Former President Donald Trump was already booted off GOP presidential primary ballots in Colorado and Maine. Now, one of his top congressional allies is in the crosshairs of a similar legal challenge.
Republican House member Scott Perry of Pennsylvania is being targeted in a fresh lawsuit brought by a local activist who wants to kick the Trump-loving congressman off this year’s primary ballot over activities related to the 2020 election.
The activist, Gene Stilp, wants Perry disqualified for “interfering with the Constitutionally mandated certification of the election on January 6, 2021,” according to the seven-page lawsuit.
The legal challenge, which was filed in a Pennsylvania court on Tuesday, alleges Perry engaged in conspiracy theories and made spurious voter fraud allegations. The lawsuit points out Perry was in contact with several people around Trump who have already been indicted for their efforts to swing the election for Trump in Georgia, including lawyers Kenneth Chesebro and Sidney Powell.
The lawsuit relies on Section 3 of the 14th Amendment of the Constitution, which disqualifies anyone from becoming a congressman or officer of the United States who “engaged in insurrection or rebellion against the same, or [gave] aid or comfort to the enemies thereof.”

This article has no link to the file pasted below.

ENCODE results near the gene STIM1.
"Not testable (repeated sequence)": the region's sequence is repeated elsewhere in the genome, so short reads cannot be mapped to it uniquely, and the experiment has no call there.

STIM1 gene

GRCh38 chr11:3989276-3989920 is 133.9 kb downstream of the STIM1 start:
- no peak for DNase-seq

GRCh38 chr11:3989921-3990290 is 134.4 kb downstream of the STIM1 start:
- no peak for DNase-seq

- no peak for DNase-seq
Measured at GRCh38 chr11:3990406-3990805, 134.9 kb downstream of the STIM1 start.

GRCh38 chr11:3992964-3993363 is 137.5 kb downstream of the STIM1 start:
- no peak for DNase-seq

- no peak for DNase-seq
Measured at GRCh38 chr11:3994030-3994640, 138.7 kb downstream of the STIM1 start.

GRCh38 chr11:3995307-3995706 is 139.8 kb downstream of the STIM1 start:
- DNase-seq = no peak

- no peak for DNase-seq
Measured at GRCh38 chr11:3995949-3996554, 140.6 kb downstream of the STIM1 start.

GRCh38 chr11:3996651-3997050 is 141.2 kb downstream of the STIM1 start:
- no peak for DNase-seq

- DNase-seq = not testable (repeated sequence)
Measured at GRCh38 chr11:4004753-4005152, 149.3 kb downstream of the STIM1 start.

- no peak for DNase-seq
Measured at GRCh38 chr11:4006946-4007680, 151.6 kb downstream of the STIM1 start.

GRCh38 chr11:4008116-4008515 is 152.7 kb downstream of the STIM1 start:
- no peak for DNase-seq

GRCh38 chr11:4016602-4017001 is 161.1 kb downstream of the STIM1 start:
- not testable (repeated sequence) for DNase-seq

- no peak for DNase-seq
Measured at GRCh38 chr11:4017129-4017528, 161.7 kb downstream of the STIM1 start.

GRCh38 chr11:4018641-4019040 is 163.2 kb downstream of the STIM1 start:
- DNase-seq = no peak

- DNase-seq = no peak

That language was originally inserted into the Constitution over 150 years ago in the wake of the Civil War. This same clause has already been used against Trump in Colorado and Maine, in cases now widely expected to be resolved by the Supreme Court. Trump’s lawyers appealed the Maine ruling on Tuesday.
In a statement, Perry’s lawyer slammed the lawsuit.
“This lawsuit was filed by a partisan activist who clearly has no regard or understanding of how our Democratic Republic works,” wrote the lawyer, John P. Rowley, according to the Associated Press. “It is but the latest effort by an extremist to disqualify a duly elected official with whom he disagrees. We are confident the Supreme Court will put an end to this lunacy.”
Perry has not been charged with any crime. However, the FBI seized his cell phone in the summer of 2022 while investigating the events surrounding the 2020 election. A judge subsequently ordered Perry to turn over 1,600 emails and texts found on the phone to federal investigators in December.
Perry is widely expected to compete in this November’s election, although local rules do not allow anyone to submit paperwork to formally register their candidacy until later this month.